Once a sperm penetrates the zona pellucida, it binds to and fuses with the plasma membrane of the oocyte. Binding occurs at the posterior (post-acrosomal) region of the sperm head. After binding occurs, the egg must also undergo a series of metabolic and physical changes which may influence the further development of the zygote. These changes are called in medicine egg activation, mainly because prior to fertilization, the egg is in a latent state.
Methods to assist reproduction also include intracytoplasmic sperm injection, gamete intrafallopian transfer (GIFT), zygote intrafallopian transfer (ZIFT), and embryo cryopreservation (frozen fertilized egg and sperm). These techniques are considered as alternatives to get pregnant by women who have tried unsuccessfully for at least one year. It is estimated that in the United States, more than 6 million adults, or 10% of the adult population, are affected by infertility.
Prenatal defines the period occurring "around the time of birth", specifically from 22 completed weeks (154 days) of gestation (the time when birth weight is normally 500 g) to 7 completed days after birth.
Legal regulations in different countries include gestation age beginning from 16 to 22 weeks (5 months) before birth.
The postnatal period begins immediately after the birth of a child and then extends for about six weeks. During this period, the mother's body returns to pre pregnancy conditions as far as uterus size and hormone levels are concerned.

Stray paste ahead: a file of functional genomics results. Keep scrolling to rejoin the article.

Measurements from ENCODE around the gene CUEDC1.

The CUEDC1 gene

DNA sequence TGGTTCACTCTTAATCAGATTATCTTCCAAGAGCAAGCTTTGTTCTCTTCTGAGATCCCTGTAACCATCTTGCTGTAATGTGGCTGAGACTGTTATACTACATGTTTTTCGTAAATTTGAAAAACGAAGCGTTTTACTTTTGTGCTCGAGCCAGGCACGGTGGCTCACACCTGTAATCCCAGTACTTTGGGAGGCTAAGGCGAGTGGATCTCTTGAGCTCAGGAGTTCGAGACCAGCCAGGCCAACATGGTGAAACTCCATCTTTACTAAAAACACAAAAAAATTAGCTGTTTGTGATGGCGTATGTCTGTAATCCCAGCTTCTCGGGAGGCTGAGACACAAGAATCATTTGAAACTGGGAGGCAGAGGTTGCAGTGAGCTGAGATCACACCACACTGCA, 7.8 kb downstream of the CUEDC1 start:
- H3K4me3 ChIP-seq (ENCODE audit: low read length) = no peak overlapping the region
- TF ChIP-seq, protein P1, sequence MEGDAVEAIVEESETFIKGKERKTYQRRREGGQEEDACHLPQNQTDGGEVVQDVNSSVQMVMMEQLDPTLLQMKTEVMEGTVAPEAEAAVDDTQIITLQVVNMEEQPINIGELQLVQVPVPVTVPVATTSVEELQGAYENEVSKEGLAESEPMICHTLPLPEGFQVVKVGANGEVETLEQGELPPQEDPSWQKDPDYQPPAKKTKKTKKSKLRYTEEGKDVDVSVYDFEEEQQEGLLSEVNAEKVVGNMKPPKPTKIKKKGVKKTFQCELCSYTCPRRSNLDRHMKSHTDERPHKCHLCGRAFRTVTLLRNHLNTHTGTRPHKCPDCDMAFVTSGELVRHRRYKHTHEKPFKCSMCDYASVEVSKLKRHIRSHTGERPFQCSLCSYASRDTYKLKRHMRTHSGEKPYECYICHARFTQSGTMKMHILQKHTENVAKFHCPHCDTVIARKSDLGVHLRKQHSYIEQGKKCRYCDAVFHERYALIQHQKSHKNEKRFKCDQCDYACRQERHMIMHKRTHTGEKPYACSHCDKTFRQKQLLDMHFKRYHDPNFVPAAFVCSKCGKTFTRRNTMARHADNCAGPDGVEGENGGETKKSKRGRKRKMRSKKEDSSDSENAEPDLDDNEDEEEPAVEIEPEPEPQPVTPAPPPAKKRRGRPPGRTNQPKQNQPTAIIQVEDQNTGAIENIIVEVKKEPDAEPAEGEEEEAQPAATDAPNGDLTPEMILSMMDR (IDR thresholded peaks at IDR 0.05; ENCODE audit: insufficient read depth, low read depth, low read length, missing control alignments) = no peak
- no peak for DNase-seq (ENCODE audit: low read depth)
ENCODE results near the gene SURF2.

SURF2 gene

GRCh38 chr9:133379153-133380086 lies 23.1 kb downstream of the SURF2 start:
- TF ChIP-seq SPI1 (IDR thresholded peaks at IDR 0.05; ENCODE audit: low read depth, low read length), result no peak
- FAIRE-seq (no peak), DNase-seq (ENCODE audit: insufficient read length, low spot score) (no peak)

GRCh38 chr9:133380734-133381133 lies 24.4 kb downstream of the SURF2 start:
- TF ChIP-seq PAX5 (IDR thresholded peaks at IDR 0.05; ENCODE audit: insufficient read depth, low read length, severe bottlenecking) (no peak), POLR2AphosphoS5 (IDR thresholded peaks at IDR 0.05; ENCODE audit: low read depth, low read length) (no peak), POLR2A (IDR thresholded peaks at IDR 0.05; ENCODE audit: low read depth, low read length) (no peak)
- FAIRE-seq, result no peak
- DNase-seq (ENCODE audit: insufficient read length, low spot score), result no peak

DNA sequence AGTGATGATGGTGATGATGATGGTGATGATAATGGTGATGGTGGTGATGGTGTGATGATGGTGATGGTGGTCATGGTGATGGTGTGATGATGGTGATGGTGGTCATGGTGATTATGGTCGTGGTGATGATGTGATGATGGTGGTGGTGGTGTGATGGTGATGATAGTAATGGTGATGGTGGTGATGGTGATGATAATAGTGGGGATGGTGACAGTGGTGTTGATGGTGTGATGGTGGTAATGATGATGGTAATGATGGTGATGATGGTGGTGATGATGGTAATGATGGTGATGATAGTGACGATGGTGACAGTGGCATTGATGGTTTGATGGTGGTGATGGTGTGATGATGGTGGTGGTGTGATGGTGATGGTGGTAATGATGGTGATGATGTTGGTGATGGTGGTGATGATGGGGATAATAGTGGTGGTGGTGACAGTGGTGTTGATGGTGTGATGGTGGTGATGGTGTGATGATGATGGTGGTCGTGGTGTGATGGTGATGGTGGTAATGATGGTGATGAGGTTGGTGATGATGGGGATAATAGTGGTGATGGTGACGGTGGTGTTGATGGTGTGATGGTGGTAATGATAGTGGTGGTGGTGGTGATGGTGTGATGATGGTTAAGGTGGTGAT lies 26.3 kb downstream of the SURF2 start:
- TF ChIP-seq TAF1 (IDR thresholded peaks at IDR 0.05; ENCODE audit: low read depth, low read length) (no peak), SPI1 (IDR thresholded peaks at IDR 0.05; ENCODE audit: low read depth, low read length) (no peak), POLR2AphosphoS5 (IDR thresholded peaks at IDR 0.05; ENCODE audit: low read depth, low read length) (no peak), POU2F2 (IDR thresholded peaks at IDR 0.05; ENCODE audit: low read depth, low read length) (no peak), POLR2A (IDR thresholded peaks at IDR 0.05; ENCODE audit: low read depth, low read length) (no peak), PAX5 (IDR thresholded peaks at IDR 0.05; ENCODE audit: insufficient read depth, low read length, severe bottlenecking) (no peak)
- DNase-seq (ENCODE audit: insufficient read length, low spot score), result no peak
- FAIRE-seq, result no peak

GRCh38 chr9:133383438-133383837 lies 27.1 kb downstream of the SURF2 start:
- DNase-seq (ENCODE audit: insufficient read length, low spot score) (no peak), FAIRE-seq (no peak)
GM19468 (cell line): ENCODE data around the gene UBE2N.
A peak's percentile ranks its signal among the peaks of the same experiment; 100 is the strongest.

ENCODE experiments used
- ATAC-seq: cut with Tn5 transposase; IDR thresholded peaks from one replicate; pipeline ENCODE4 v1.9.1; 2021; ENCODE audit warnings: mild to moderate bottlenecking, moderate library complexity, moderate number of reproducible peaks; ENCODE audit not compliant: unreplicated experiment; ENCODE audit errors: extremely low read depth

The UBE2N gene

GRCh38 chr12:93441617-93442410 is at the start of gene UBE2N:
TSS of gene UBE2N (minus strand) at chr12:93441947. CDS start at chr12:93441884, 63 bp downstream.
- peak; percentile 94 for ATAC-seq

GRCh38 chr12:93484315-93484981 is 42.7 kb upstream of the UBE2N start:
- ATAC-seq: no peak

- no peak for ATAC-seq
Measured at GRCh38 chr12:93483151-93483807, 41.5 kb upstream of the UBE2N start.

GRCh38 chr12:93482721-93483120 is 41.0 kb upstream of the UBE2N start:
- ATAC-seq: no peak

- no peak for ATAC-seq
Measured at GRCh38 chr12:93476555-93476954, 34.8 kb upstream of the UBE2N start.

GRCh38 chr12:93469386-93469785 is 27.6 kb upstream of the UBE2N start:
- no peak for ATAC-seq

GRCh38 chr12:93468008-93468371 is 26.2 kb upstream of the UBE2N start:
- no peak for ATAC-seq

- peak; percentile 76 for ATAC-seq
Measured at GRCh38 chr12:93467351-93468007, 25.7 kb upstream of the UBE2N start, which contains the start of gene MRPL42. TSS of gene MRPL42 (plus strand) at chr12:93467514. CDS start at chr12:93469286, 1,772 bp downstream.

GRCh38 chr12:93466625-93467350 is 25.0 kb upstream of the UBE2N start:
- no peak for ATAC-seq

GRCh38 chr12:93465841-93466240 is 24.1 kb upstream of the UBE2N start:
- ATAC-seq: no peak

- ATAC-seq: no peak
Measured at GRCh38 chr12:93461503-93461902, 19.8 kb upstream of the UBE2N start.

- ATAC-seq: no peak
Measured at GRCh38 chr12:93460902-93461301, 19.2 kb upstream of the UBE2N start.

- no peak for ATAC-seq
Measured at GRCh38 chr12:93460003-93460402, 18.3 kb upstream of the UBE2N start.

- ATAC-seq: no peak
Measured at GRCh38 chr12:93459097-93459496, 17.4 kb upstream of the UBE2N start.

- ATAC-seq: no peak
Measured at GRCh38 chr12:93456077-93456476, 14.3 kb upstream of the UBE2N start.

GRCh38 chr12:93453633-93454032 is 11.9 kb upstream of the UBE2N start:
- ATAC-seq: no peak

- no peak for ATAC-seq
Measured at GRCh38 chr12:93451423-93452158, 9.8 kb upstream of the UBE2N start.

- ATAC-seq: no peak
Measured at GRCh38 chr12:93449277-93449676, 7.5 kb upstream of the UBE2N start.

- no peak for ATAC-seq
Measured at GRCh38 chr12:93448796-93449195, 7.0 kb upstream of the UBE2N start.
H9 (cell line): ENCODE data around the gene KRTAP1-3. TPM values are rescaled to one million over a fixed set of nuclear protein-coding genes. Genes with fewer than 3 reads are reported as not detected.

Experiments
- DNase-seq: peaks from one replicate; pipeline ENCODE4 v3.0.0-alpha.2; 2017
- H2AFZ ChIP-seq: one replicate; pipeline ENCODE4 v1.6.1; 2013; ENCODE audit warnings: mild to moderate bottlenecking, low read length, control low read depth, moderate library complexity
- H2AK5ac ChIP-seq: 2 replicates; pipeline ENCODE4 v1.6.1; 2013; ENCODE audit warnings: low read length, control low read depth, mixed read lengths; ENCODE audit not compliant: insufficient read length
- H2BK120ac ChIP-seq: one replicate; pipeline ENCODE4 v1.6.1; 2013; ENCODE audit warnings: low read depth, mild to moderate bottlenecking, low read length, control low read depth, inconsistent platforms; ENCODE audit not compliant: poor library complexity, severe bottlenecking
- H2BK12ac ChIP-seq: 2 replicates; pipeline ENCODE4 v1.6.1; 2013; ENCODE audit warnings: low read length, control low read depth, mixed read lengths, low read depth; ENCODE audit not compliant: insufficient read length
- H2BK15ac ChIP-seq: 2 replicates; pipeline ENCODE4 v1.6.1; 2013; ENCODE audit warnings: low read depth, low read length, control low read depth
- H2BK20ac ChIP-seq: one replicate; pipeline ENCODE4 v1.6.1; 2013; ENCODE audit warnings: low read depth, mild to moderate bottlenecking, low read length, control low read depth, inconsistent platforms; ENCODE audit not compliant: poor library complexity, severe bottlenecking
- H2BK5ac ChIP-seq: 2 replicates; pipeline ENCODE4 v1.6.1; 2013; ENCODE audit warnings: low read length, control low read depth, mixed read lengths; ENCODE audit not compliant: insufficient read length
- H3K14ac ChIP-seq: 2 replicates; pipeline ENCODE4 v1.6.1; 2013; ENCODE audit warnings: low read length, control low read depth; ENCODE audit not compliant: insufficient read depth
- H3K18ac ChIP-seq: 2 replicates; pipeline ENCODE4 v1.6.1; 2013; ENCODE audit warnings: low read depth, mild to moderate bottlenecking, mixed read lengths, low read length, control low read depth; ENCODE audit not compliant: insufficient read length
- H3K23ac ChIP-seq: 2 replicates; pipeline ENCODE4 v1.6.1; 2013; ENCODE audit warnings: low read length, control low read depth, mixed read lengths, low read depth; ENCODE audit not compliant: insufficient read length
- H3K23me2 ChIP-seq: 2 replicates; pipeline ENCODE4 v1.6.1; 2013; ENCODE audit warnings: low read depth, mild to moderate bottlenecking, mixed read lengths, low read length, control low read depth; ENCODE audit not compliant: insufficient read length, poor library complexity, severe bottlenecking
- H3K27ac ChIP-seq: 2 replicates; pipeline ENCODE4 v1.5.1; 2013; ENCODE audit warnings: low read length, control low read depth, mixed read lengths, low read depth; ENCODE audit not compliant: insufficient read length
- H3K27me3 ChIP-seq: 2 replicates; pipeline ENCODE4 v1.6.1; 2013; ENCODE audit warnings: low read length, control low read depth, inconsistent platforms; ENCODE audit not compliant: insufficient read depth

The perinatal period is immediately before to after birth. Depending on the definition, it starts between the 20th to 28th week of gestation and ends between 1 to 4 weeks after birth (the word "perinatal" is a hybrid of the Greek "peri-" meaning 'around or about' and "natal" from the Latin "natus" meaning "birth.").
The expected date of delivery (EDD) is 40 weeks counting from the first day of the last menstrual period (LMP), and birth usually occurs between 37 and 42 weeks. The actual pregnancy duration is typically 38 weeks after conception. Though pregnancy begins at conception, it is more convenient to date from the first day of a woman's last menstrual period, or from the date of conception if known. Starting from one of these dates, the expected date of delivery can be calculated using the Naegele's rule for estimating date of delivery. A more accurate and sophisticated algorithm takes into account other variables, such as whether this is the first or subsequent child (i.e., pregnant woman is a primip or a multip, respectively), ethnicity, parental age, length of menstrual cycle, and menstrual regularity.